Source of Carbon Monoxide
What is the source of CO when using things like BBQs?
I am wondering because I don’t understand why my woodburner doesn’t kill me, but there are horror stories of people – both stupid and not-so-stupid – being killed by emissions from BBQs used (or allowed to cool down) indoors.
Furthermore, I grew up with a ‘JennAir’ cooker in my house, which had a grill on one side of it. Would that not have produced carbon monoxide in quantities enough to kill?
What is the difference between all these fire-based sources of heat?Posted 6 years ago
I don’t understand why my woodburner doesn’t kill me,
I assume you have attached a flue to your woodburner which allows the products of combustion to leave the house?Posted 6 years ago
and a sufficient supply of fresh air, hence stoves over 5 kW requiring a vent to outside to be installed.Posted 6 years ago
Carbon Monoxide is produced when things burn in enclosed spaces where oxygen is limited. Your stove will produce CO but as above will be vented through the flue.Posted 6 years ago
Okay, I get that bit, but what about the cooker I mentioned?
Ours looked similar to this:
with the BBQ-type grill on one side. Of course, there was a fan in the middle, but we didn’t always turn it on, and what’s more, it visibly did not capture all the fumes in any case.Posted 6 years ago
Also, there was a tragic story of a man who went camping with his girlfriend, and brought what he thought was the already-cool BBQ inside the tent as it was starting to rain.
In any case it killed his partner and almost killed him.
So I assume it is the heat and not the flame per se. Would I be right?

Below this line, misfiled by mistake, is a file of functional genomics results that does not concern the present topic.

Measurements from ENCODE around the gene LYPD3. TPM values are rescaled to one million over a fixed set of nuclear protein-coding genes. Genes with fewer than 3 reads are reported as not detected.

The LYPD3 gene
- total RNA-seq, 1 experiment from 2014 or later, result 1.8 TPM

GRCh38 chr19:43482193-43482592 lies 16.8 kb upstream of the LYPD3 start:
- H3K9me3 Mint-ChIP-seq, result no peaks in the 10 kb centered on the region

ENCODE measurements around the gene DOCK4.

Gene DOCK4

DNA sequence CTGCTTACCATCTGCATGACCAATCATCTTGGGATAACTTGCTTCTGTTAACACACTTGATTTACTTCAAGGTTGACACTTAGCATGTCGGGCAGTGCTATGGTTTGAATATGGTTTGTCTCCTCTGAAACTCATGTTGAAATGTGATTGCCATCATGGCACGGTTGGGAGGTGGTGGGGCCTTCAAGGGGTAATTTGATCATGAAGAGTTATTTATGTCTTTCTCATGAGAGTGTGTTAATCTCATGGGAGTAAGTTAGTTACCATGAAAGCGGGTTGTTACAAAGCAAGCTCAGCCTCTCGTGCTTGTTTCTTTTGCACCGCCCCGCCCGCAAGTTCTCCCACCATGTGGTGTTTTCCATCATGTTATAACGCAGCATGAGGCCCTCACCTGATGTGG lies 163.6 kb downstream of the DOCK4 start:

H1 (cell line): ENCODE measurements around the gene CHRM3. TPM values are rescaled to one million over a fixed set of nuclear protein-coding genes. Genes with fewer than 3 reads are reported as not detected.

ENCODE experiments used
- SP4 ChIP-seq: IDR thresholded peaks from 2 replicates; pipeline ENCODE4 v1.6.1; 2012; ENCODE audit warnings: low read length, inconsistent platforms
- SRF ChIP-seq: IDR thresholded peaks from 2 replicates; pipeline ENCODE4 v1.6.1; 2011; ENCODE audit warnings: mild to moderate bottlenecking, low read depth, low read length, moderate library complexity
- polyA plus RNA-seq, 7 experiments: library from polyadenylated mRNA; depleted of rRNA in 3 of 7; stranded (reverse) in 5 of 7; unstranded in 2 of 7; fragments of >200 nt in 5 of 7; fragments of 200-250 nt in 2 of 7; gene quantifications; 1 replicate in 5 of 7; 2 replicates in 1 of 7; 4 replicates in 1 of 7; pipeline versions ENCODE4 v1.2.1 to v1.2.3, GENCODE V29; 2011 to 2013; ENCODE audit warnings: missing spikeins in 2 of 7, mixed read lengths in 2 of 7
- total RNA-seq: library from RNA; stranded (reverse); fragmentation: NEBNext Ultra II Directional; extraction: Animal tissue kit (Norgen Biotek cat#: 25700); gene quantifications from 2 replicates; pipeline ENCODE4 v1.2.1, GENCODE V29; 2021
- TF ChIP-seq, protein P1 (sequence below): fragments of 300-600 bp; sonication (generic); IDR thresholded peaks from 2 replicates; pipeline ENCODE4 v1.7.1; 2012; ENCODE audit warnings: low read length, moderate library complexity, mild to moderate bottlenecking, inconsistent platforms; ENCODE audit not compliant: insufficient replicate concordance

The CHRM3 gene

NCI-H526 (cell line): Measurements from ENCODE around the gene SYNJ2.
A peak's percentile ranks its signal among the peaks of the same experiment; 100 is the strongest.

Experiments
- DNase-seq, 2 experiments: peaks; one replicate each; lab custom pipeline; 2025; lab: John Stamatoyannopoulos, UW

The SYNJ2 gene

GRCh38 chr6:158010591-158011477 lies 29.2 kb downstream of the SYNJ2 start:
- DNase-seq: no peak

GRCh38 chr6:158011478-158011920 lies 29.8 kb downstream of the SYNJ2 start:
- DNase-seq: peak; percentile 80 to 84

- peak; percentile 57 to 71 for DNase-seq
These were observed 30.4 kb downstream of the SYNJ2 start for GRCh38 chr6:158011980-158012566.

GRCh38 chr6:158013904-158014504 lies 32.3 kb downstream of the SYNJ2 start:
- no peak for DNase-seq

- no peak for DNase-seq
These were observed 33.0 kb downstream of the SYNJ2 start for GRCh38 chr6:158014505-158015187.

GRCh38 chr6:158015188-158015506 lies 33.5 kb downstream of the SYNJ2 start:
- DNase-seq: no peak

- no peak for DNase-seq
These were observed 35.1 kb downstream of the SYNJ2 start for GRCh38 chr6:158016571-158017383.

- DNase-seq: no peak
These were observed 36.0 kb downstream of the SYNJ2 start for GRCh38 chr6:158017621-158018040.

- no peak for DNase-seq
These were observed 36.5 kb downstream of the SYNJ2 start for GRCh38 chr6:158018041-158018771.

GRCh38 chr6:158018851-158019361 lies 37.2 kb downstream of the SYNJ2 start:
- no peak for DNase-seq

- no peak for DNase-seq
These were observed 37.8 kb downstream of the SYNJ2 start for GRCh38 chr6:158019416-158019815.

But if that’s the case, is the solution just venting? Because presumably you can’t vent heat. And wouldn’t a BBQ cool enough to touch have expended enough heat that it wouldn’t need venting?Posted 6 years ago
And wouldn’t a BBQ cool enough to touch have expended enough heat that it wouldn’t need venting?
The story preceding this part of your post implies not…Posted 6 years ago
It’s incomplete combustion where there’s insufficient oxygen – if there’s enough oxygen atoms for the carbon ones it will grab two each(carbon dioxide) – if not it will have to make do with one each (monoxide). so it’s neither the flame nor the heat as such that CAUSE the problem.
Although flames can give you a clue (reflecting incomplete combustion) – remember Bunsen burners at school? wee collar at the bottom closed so no air getting in: orange flame. Collar open and air getting in: hotter, fiercer blue flame.Posted 6 years ago
With a good air supply, combustion should be complete and you end up with C02, without enough air (oxygen) for the fuel to combust properly, you end up with C0 – i.e. half as much oxygen in the resulting gas molecules.
Your woodburner can and will produce C0 and potentially kill you, particularly if you shut it right down and let it burn slowly, as this results in incomplete combustion.
Having a suitable air supply (i.e. draughty room or vent brick for over 5kW), as stated above, a well ventilated room/property, and a well sealed stove and flue can prevent it though. Best advice really is not to shut stoves down too much.
Since 2010 it has been a legal requirement of The Building Regulations to install a C0 detector in the same room as any new woodburner. That should help warn you………Posted 6 years ago
Flameless combustion is possible. Flames are a side effect of combustionPosted 6 years ago
Ah! Starting to understand now…Posted 6 years ago
Flameless combustion is possible. Flames are a side effect of combustion
aren’t flames caused by gasses combusting as they rise?
(hence why pure carbon just glows)Posted 6 years ago
Flames are just visible gasses are particles resulting from the combustion. The reaction can take place without visible flames, within cooling lumps of charcoal for example.Posted 6 years ago
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